A $700 million funding boost from the federal government will be spent on child care costs to help families in New Jersey find access to better childminders or child care centers to benefit their children.
In a statement, Gov. Phil Murphy said that this key investment ensures that child care won't become an obstacle to parents and their kids. Instead, it will allow moms and dads to get high-quality care if they are eligible for the benefit. It will also enable facilities to remain up and running despite these challenging times brought on by the pandemic.
Under this program, those qualified to receive the child care boost could rely on the state money for full-time or part-time care. Murphy believes that this investment will be a "game-changer" for parents in New Jersey.
Child Care Workers Bonuses
New Jersey will also provide a $1,000 bonus for child care workers beginning winter 2021. Grants may also be given to qualified and licensed child care operators so that they will have the money to retain their workforce.
Providers may receive $20,000 to $80,000 for the first round of this grant, depending on how many children are enrolled in their facility. In-home providers, on the other hand, are qualified to get up to $2,000.
These bonuses could also be used to pay rent and other expenses to keep the centers up and running or pay for extra staff and new recruits. The grant will also cover summer camp providers so they can operate for 2022 and 2023.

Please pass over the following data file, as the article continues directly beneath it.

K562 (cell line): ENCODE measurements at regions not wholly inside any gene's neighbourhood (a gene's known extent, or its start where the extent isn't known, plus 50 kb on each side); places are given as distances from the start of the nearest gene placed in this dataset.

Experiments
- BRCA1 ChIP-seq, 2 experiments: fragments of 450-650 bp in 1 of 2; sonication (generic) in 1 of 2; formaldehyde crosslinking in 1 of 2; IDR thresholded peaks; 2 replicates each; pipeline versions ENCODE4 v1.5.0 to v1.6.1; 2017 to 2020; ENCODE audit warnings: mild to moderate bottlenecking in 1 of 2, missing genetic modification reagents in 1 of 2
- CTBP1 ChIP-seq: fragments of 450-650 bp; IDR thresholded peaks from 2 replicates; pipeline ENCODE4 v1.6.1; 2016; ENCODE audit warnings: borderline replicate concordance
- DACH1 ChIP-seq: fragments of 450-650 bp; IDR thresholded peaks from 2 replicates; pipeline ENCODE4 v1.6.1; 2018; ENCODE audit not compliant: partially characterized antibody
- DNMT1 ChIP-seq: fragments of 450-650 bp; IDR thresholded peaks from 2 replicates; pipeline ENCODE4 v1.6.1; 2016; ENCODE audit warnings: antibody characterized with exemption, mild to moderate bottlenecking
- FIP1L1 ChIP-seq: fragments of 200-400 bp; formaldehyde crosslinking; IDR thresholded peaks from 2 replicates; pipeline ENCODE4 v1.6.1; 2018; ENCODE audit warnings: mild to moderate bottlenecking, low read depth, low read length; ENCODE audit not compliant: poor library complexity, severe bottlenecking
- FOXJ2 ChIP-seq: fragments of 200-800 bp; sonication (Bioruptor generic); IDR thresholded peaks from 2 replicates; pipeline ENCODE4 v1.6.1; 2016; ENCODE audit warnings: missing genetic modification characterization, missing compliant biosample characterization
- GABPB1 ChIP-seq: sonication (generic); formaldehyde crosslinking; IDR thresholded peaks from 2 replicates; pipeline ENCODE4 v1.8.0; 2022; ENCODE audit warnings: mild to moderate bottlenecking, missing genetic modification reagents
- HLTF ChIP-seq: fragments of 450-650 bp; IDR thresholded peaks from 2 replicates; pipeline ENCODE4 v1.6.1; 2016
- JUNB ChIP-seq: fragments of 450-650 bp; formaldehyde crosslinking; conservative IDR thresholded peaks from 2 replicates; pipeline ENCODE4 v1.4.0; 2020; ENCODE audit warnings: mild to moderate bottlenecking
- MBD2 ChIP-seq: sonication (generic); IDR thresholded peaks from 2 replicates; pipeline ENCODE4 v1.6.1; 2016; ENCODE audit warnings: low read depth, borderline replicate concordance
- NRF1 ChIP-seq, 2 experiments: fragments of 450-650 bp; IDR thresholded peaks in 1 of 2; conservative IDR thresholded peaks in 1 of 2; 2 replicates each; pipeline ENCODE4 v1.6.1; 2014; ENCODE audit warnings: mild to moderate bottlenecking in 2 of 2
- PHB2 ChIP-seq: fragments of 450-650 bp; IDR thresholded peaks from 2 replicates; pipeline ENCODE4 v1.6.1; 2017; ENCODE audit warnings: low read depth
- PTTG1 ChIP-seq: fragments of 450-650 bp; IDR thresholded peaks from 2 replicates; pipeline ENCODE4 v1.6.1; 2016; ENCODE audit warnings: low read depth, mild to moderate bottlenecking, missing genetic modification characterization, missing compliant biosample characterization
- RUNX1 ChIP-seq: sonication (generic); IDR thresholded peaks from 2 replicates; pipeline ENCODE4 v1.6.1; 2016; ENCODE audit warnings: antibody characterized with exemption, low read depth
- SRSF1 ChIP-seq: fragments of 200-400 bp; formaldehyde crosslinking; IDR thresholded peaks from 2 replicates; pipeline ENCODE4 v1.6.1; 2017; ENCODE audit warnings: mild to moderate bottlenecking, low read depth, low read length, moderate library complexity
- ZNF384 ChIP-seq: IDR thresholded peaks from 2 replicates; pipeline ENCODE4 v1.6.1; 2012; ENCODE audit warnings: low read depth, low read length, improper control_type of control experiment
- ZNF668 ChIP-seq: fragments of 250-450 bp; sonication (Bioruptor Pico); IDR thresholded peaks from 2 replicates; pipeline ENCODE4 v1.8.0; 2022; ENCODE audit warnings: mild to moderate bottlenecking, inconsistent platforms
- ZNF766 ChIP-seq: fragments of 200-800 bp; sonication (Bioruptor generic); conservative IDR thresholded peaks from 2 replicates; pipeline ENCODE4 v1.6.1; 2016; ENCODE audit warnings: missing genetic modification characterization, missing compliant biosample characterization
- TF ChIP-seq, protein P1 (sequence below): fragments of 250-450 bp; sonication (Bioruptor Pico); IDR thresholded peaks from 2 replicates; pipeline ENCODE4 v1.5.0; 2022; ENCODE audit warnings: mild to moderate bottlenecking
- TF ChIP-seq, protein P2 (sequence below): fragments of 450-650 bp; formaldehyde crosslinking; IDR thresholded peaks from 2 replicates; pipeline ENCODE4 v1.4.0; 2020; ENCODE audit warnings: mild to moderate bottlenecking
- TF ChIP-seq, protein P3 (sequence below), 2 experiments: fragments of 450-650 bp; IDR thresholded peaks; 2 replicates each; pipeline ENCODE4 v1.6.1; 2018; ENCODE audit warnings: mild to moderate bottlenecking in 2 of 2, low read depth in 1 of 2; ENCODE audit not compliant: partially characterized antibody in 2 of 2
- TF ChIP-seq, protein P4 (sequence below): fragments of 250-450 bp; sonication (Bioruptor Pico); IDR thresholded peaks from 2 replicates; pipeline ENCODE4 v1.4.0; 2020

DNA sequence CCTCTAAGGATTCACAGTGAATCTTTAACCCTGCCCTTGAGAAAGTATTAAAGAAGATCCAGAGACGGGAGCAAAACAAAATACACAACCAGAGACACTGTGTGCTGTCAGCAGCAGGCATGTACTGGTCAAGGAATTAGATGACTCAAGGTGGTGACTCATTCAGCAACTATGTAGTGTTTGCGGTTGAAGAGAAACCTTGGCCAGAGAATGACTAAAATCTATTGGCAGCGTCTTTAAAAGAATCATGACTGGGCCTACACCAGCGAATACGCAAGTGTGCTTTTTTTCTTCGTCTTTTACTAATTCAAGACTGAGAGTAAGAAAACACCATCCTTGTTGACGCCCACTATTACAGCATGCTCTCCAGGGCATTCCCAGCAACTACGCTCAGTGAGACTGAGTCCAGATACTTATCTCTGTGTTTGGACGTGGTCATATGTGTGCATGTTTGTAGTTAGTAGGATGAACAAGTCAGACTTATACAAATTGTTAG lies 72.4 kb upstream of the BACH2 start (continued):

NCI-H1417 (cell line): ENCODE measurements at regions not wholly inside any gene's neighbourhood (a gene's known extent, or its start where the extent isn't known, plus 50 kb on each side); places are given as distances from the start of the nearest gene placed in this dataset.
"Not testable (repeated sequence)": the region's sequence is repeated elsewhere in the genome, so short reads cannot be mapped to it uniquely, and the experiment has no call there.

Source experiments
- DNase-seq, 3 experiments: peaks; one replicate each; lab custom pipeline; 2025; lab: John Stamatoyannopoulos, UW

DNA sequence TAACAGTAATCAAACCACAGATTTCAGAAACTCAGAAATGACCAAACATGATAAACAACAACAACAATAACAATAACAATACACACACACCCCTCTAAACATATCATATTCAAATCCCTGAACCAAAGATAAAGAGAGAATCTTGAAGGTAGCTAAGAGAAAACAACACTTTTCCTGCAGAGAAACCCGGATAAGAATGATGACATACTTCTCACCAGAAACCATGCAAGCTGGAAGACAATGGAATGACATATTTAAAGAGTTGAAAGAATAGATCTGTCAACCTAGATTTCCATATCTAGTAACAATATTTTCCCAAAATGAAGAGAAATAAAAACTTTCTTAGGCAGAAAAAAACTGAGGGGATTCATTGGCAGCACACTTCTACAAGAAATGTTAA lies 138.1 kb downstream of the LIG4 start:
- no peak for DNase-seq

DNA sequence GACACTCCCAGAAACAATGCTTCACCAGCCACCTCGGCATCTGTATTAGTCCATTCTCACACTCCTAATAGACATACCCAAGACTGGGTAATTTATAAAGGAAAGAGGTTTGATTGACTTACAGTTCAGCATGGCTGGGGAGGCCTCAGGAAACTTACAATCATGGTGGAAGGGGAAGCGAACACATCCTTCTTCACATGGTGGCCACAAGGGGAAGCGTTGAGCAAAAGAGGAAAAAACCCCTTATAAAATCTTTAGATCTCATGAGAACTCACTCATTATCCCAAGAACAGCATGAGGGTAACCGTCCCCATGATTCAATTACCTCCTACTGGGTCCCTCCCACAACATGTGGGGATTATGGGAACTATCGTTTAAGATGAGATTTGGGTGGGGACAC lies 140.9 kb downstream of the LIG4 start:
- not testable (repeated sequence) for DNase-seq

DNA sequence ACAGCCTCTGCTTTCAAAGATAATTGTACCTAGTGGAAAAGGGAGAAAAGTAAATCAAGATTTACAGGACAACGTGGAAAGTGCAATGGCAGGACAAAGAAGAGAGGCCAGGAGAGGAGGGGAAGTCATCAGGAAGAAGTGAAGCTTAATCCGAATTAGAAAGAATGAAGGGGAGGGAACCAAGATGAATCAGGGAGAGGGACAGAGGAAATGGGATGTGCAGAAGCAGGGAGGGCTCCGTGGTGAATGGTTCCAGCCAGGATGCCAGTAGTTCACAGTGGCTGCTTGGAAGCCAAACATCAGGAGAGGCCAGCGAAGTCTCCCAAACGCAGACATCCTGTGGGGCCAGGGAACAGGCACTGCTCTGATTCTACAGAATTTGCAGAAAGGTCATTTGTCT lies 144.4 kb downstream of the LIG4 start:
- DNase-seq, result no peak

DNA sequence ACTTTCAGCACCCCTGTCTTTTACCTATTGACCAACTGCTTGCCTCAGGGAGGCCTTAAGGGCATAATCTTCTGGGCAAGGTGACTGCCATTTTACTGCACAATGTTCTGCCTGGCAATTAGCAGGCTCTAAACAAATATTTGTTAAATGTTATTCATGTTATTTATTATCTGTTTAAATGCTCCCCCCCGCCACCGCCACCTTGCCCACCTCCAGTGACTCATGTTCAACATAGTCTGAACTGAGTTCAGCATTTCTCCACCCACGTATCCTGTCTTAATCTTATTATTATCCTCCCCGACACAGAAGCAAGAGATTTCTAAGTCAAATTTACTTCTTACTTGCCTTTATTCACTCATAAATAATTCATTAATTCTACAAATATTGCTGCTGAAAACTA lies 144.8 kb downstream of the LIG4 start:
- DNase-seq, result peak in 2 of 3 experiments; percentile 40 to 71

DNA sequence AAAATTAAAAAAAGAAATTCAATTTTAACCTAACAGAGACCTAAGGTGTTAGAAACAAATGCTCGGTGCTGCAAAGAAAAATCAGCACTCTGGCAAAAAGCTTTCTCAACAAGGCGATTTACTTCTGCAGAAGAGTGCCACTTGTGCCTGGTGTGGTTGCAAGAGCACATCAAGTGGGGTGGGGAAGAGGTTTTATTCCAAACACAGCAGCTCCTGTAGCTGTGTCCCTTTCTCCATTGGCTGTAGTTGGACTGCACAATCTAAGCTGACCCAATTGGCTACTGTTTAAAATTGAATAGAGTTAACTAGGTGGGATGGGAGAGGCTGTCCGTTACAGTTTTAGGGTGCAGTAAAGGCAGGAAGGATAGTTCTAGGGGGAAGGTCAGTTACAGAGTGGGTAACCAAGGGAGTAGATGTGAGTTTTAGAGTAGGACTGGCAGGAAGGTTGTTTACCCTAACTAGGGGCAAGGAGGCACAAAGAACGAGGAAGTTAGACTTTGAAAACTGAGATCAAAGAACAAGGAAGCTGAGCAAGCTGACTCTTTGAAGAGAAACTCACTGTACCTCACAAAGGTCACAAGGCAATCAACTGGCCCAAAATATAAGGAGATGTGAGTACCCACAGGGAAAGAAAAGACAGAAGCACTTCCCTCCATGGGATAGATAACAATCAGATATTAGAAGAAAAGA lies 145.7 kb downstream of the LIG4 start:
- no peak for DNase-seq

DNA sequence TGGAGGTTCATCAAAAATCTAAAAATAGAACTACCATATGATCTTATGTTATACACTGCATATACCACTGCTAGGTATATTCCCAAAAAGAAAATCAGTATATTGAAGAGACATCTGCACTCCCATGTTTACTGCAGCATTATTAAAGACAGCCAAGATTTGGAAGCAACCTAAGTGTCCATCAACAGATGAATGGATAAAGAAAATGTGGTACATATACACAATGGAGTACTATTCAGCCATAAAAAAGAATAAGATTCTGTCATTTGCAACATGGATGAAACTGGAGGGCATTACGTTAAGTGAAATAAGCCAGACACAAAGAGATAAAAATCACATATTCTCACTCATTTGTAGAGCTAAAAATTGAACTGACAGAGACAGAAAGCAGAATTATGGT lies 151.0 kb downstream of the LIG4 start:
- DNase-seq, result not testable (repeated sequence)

New Jersey's child care assistance programs started in September 2021 and will be extended to December 2023. In the pandemic in 2020, the state invested $400 million to help parents manage the unexpected cost of remote learning and assist providers that experienced fluctuating attendance because of the lockdowns.
Around $100 million was also released in March 2020, during the first wave of the COVID-19 crisis, to reimburse worker wages and help those in the co-payments scheme.
Vaccine Mandate for Child Care Workers
Murphy issued a vaccine mandate for all child care workers effective November 1. They must be fully vaccinated by this date and comply with the state's face mask mandate as well. Anyone who comes to child care centers, including visitors, will need to mask up indoors.
Earlier, the governor ordered the preschool and elementary school workers to be fully vaccinated by October 18. Those who don't want to get the vaccine have to undergo a weekly COVID-19 test.
New Jersey has set up various pop-up facilities in Newark to ensure that workers have access to vaccination sites. So far, there has been no pushback from child care workers since most are willing to comply for the sake of the children's safety. However, some facilities may expect staff shortages as the vaccine-resistant will likely look for other jobs than remain in an industry with a vaccine mandate, according to Lynette Galante of the New Jersey Child Care Association.
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